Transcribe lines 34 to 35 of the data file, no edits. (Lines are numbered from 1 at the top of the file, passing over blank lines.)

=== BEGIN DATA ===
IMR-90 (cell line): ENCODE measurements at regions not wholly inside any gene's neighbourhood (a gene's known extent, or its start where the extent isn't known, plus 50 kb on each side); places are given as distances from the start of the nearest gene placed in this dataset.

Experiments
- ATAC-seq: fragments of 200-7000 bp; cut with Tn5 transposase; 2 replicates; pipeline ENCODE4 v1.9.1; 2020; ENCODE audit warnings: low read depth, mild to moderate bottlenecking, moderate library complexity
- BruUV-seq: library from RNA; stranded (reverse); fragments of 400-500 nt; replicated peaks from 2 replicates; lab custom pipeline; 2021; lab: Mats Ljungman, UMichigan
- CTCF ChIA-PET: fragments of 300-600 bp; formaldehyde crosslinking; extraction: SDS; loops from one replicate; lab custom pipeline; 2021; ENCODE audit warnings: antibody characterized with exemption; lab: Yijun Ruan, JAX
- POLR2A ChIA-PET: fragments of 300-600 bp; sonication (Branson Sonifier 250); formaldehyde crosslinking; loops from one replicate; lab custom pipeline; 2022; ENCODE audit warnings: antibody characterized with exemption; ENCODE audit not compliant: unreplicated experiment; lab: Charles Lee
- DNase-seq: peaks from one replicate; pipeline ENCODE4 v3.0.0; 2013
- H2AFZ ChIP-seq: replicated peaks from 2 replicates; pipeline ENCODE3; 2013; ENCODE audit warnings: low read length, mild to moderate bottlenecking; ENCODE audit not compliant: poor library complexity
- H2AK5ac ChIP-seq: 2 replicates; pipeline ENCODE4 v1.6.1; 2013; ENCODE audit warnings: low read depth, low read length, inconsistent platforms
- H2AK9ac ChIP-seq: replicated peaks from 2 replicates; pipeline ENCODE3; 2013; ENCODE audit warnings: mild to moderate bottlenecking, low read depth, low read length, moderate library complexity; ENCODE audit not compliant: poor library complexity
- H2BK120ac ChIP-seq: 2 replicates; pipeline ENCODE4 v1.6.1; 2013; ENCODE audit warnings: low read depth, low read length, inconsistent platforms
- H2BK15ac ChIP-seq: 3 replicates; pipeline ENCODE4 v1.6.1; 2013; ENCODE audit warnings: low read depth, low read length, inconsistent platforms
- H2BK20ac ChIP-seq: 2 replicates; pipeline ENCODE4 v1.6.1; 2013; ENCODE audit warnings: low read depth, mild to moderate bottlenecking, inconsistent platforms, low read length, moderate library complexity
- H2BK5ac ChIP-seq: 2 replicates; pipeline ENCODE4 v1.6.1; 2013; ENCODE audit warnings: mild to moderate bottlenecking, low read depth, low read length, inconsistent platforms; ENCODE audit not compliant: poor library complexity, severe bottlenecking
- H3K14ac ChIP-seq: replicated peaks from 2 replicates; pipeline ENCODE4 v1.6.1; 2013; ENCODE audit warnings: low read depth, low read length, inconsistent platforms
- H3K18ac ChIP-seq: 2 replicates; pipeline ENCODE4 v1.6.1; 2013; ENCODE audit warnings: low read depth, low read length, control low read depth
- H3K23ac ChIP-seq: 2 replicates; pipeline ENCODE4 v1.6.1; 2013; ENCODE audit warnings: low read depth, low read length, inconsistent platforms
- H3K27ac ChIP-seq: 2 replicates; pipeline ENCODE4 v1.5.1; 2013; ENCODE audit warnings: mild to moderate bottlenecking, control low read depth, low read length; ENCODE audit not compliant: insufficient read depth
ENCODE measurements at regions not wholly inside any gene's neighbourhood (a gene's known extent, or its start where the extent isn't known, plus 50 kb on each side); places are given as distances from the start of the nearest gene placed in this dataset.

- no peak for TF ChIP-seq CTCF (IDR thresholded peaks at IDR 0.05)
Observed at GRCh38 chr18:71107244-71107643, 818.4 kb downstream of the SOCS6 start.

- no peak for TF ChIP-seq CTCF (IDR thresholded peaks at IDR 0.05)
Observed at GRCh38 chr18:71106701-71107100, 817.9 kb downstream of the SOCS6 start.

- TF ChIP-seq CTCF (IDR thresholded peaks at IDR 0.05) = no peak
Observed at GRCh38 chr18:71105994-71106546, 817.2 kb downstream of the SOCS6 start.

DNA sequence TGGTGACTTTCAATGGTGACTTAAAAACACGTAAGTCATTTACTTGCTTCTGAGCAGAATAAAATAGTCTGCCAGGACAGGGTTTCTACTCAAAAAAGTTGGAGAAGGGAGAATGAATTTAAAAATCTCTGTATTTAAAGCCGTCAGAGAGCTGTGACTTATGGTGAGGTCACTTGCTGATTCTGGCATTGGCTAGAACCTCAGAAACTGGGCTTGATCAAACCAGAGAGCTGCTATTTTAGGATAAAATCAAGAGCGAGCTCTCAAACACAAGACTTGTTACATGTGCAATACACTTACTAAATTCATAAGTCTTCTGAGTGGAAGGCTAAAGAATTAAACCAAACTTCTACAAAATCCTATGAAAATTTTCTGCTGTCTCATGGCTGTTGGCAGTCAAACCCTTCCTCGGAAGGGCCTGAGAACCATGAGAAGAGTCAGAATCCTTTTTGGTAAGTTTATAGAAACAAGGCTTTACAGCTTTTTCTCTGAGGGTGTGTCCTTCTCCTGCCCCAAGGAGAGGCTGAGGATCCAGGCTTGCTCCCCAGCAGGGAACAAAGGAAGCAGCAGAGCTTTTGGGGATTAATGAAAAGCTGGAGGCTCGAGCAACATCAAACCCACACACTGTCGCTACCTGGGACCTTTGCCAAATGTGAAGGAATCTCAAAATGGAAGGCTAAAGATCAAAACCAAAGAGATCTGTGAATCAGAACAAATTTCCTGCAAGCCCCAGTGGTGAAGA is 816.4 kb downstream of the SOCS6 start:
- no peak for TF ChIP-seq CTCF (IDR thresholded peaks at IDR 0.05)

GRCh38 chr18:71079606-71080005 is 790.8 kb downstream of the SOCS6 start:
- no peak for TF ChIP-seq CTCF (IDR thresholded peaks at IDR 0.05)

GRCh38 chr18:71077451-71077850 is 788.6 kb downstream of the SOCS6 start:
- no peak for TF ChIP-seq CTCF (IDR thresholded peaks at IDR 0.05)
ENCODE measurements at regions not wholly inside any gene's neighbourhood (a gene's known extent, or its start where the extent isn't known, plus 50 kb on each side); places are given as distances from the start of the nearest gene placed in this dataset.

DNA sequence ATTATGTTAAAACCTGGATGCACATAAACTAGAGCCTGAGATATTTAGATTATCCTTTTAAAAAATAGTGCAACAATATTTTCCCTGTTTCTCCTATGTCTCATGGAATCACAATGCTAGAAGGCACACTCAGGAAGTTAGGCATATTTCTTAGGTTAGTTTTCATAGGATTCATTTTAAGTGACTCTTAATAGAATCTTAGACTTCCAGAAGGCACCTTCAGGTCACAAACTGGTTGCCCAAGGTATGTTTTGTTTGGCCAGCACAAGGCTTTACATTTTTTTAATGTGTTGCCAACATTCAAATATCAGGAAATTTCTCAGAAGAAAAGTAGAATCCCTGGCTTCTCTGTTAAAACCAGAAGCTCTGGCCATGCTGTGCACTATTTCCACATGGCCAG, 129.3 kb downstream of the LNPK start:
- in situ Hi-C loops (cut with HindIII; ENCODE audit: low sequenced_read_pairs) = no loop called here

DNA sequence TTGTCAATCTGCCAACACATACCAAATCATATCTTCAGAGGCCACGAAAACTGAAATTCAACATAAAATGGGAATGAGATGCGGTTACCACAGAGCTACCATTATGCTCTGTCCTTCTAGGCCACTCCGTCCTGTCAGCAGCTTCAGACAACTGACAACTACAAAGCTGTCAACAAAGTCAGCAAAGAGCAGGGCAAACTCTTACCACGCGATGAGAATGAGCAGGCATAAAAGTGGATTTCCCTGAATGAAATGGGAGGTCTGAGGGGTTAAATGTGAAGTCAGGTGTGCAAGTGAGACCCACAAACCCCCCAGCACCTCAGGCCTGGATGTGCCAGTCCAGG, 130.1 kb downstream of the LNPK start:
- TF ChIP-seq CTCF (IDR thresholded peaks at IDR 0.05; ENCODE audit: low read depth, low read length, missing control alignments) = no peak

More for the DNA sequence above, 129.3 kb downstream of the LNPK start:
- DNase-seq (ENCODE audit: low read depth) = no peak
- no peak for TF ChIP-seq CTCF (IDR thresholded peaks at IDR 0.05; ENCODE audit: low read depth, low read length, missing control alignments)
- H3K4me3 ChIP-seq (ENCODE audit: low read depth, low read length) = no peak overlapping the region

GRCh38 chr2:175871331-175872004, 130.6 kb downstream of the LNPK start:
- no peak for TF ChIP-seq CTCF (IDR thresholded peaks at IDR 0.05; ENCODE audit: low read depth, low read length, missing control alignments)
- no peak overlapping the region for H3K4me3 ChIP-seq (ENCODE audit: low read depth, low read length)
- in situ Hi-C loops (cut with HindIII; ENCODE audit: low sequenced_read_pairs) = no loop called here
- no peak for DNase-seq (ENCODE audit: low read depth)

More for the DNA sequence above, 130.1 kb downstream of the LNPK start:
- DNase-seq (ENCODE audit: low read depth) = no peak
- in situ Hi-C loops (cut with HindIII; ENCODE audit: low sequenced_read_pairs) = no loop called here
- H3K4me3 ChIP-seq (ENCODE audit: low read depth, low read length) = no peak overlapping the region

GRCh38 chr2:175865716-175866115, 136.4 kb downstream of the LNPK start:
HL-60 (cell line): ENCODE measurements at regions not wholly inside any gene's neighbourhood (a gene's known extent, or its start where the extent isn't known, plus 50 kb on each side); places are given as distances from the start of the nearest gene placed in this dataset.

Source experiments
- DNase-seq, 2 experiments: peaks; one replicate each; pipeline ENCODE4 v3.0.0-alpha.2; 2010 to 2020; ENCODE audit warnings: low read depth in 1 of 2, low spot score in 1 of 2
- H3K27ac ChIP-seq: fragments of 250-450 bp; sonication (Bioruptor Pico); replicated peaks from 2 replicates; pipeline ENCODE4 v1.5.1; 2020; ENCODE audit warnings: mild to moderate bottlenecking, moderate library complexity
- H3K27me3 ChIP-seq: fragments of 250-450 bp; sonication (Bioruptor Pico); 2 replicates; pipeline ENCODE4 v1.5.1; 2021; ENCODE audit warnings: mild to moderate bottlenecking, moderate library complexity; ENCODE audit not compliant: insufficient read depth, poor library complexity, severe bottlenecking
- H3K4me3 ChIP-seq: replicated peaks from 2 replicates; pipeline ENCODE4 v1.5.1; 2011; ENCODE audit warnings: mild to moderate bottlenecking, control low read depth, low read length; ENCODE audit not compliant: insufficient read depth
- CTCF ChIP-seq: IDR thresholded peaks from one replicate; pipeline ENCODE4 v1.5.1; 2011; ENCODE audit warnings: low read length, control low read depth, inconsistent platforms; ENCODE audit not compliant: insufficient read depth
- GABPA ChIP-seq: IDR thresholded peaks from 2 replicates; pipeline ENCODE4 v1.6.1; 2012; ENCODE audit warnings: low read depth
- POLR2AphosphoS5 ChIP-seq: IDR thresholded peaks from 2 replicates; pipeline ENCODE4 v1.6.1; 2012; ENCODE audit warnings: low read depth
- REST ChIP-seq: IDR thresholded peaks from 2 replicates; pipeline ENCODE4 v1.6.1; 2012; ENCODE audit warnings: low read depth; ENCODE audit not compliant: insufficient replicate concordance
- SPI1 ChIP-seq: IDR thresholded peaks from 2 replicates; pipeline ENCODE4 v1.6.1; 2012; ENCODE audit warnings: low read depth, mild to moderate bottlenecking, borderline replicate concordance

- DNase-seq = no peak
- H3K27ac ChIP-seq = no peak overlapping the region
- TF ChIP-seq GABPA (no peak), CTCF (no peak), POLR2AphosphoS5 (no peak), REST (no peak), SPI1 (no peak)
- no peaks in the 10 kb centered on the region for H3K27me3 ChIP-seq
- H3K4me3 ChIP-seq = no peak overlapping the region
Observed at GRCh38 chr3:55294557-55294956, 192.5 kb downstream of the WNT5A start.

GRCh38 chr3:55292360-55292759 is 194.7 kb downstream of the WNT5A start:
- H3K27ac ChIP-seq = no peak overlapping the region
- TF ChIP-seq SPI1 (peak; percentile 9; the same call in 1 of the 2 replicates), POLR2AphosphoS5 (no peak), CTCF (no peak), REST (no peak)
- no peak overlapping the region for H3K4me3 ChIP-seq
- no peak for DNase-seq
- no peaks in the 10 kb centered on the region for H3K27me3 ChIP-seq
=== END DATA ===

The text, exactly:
- in situ Hi-C loops (cut with HindIII; ENCODE audit: low sequenced_read_pairs) = no loop called here

DNA sequence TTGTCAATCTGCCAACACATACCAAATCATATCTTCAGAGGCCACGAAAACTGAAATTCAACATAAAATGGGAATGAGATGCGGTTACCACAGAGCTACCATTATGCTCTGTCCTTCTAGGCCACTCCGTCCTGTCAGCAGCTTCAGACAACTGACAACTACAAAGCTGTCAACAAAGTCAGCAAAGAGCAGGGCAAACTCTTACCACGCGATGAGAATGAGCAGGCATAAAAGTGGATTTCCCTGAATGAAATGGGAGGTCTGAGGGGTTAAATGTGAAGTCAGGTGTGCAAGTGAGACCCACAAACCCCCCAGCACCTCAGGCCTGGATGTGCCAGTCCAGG, 130.1 kb downstream of the LNPK start: